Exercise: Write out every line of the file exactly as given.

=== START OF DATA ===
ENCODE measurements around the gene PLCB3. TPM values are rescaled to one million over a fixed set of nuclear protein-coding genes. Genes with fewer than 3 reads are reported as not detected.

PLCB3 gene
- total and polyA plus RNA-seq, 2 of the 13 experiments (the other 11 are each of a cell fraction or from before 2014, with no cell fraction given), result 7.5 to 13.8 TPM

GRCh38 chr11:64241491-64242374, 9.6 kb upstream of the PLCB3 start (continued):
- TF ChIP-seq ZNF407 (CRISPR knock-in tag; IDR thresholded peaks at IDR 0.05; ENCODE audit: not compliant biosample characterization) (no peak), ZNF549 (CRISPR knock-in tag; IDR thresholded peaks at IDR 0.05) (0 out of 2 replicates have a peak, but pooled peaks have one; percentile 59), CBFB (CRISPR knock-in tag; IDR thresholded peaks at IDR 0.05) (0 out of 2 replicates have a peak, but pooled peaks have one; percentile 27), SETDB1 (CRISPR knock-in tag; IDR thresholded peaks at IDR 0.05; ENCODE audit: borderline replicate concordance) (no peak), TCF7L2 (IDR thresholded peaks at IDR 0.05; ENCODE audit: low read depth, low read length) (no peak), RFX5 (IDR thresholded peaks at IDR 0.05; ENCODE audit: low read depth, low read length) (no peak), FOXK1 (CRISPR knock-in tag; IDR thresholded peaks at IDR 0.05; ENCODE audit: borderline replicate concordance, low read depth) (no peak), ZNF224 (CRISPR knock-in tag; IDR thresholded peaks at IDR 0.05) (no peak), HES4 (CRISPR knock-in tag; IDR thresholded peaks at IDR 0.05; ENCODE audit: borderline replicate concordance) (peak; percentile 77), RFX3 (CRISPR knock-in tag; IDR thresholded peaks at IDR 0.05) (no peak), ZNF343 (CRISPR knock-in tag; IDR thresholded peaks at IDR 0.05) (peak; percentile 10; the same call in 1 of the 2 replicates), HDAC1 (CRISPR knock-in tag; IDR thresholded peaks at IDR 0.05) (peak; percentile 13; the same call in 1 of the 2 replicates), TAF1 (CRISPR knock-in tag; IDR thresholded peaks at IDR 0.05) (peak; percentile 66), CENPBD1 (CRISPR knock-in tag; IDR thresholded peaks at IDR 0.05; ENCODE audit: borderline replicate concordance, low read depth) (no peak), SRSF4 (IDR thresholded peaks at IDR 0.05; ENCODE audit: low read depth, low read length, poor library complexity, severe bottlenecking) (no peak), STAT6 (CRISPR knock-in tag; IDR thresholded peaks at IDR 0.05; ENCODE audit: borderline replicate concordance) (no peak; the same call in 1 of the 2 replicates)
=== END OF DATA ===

ENCODE measurements around the gene PLCB3. TPM values are rescaled to one million over a fixed set of nuclear protein-coding genes. Genes with fewer than 3 reads are reported as not detected.

PLCB3 gene
- total and polyA plus RNA-seq, 2 of the 13 experiments (the other 11 are each of a cell fraction or from before 2014, with no cell fraction given), result 7.5 to 13.8 TPM

GRCh38 chr11:64241491-64242374, 9.6 kb upstream of the PLCB3 start (continued):
- TF ChIP-seq ZNF407 (CRISPR knock-in tag; IDR thresholded peaks at IDR 0.05; ENCODE audit: not compliant biosample characterization) (no peak), ZNF549 (CRISPR knock-in tag; IDR thresholded peaks at IDR 0.05) (0 out of 2 replicates have a peak, but pooled peaks have one; percentile 59), CBFB (CRISPR knock-in tag; IDR thresholded peaks at IDR 0.05) (0 out of 2 replicates have a peak, but pooled peaks have one; percentile 27), SETDB1 (CRISPR knock-in tag; IDR thresholded peaks at IDR 0.05; ENCODE audit: borderline replicate concordance) (no peak), TCF7L2 (IDR thresholded peaks at IDR 0.05; ENCODE audit: low read depth, low read length) (no peak), RFX5 (IDR thresholded peaks at IDR 0.05; ENCODE audit: low read depth, low read length) (no peak), FOXK1 (CRISPR knock-in tag; IDR thresholded peaks at IDR 0.05; ENCODE audit: borderline replicate concordance, low read depth) (no peak), ZNF224 (CRISPR knock-in tag; IDR thresholded peaks at IDR 0.05) (no peak), HES4 (CRISPR knock-in tag; IDR thresholded peaks at IDR 0.05; ENCODE audit: borderline replicate concordance) (peak; percentile 77), RFX3 (CRISPR knock-in tag; IDR thresholded peaks at IDR 0.05) (no peak), ZNF343 (CRISPR knock-in tag; IDR thresholded peaks at IDR 0.05) (peak; percentile 10; the same call in 1 of the 2 replicates), HDAC1 (CRISPR knock-in tag; IDR thresholded peaks at IDR 0.05) (peak; percentile 13; the same call in 1 of the 2 replicates), TAF1 (CRISPR knock-in tag; IDR thresholded peaks at IDR 0.05) (peak; percentile 66), CENPBD1 (CRISPR knock-in tag; IDR thresholded peaks at IDR 0.05; ENCODE audit: borderline replicate concordance, low read depth) (no peak), SRSF4 (IDR thresholded peaks at IDR 0.05; ENCODE audit: low read depth, low read length, poor library complexity, severe bottlenecking) (no peak), STAT6 (CRISPR knock-in tag; IDR thresholded peaks at IDR 0.05; ENCODE audit: borderline replicate concordance) (no peak; the same call in 1 of the 2 replicates)